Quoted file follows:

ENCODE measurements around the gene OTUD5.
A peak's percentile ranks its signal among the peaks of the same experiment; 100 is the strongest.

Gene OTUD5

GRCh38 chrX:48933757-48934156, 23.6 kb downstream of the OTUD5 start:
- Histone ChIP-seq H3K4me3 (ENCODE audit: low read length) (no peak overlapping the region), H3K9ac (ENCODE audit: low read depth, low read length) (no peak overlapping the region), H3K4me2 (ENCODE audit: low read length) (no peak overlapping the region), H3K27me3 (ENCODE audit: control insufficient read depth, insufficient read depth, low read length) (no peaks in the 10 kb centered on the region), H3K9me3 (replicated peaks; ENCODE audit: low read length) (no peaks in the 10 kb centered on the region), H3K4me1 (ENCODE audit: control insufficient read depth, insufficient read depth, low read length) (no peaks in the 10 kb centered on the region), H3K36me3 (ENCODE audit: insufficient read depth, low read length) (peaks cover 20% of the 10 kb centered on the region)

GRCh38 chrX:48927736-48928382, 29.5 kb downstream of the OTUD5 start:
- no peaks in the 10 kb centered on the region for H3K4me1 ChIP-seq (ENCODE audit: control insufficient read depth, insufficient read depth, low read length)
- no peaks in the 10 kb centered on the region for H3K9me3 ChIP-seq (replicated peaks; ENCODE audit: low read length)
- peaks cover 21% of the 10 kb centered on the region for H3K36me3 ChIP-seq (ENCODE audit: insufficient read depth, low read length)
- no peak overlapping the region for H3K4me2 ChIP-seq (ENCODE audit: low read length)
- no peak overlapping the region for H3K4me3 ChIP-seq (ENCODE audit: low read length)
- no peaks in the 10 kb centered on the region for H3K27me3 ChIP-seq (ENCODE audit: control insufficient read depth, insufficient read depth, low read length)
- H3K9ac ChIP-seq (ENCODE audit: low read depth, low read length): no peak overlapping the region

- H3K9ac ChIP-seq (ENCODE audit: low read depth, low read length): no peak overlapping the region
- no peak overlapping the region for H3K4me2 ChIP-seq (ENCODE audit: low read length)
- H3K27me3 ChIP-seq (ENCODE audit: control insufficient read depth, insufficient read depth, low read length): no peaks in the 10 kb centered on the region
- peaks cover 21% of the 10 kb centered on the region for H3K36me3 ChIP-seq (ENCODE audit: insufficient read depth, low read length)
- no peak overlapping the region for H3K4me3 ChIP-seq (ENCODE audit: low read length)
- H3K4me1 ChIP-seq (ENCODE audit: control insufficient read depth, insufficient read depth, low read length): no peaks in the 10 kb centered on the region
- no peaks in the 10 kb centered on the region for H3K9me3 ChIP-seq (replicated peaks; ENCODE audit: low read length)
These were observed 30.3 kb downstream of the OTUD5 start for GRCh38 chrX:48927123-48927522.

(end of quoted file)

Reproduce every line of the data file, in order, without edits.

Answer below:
ENCODE measurements around the gene OTUD5.
A peak's percentile ranks its signal among the peaks of the same experiment; 100 is the strongest.

Gene OTUD5

GRCh38 chrX:48933757-48934156, 23.6 kb downstream of the OTUD5 start:
- Histone ChIP-seq H3K4me3 (ENCODE audit: low read length) (no peak overlapping the region), H3K9ac (ENCODE audit: low read depth, low read length) (no peak overlapping the region), H3K4me2 (ENCODE audit: low read length) (no peak overlapping the region), H3K27me3 (ENCODE audit: control insufficient read depth, insufficient read depth, low read length) (no peaks in the 10 kb centered on the region), H3K9me3 (replicated peaks; ENCODE audit: low read length) (no peaks in the 10 kb centered on the region), H3K4me1 (ENCODE audit: control insufficient read depth, insufficient read depth, low read length) (no peaks in the 10 kb centered on the region), H3K36me3 (ENCODE audit: insufficient read depth, low read length) (peaks cover 20% of the 10 kb centered on the region)

GRCh38 chrX:48927736-48928382, 29.5 kb downstream of the OTUD5 start:
- no peaks in the 10 kb centered on the region for H3K4me1 ChIP-seq (ENCODE audit: control insufficient read depth, insufficient read depth, low read length)
- no peaks in the 10 kb centered on the region for H3K9me3 ChIP-seq (replicated peaks; ENCODE audit: low read length)
- peaks cover 21% of the 10 kb centered on the region for H3K36me3 ChIP-seq (ENCODE audit: insufficient read depth, low read length)
- no peak overlapping the region for H3K4me2 ChIP-seq (ENCODE audit: low read length)
- no peak overlapping the region for H3K4me3 ChIP-seq (ENCODE audit: low read length)
- no peaks in the 10 kb centered on the region for H3K27me3 ChIP-seq (ENCODE audit: control insufficient read depth, insufficient read depth, low read length)
- H3K9ac ChIP-seq (ENCODE audit: low read depth, low read length): no peak overlapping the region

- H3K9ac ChIP-seq (ENCODE audit: low read depth, low read length): no peak overlapping the region
- no peak overlapping the region for H3K4me2 ChIP-seq (ENCODE audit: low read length)
- H3K27me3 ChIP-seq (ENCODE audit: control insufficient read depth, insufficient read depth, low read length): no peaks in the 10 kb centered on the region
- peaks cover 21% of the 10 kb centered on the region for H3K36me3 ChIP-seq (ENCODE audit: insufficient read depth, low read length)
- no peak overlapping the region for H3K4me3 ChIP-seq (ENCODE audit: low read length)
- H3K4me1 ChIP-seq (ENCODE audit: control insufficient read depth, insufficient read depth, low read length): no peaks in the 10 kb centered on the region
- no peaks in the 10 kb centered on the region for H3K9me3 ChIP-seq (replicated peaks; ENCODE audit: low read length)
These were observed 30.3 kb downstream of the OTUD5 start for GRCh38 chrX:48927123-48927522.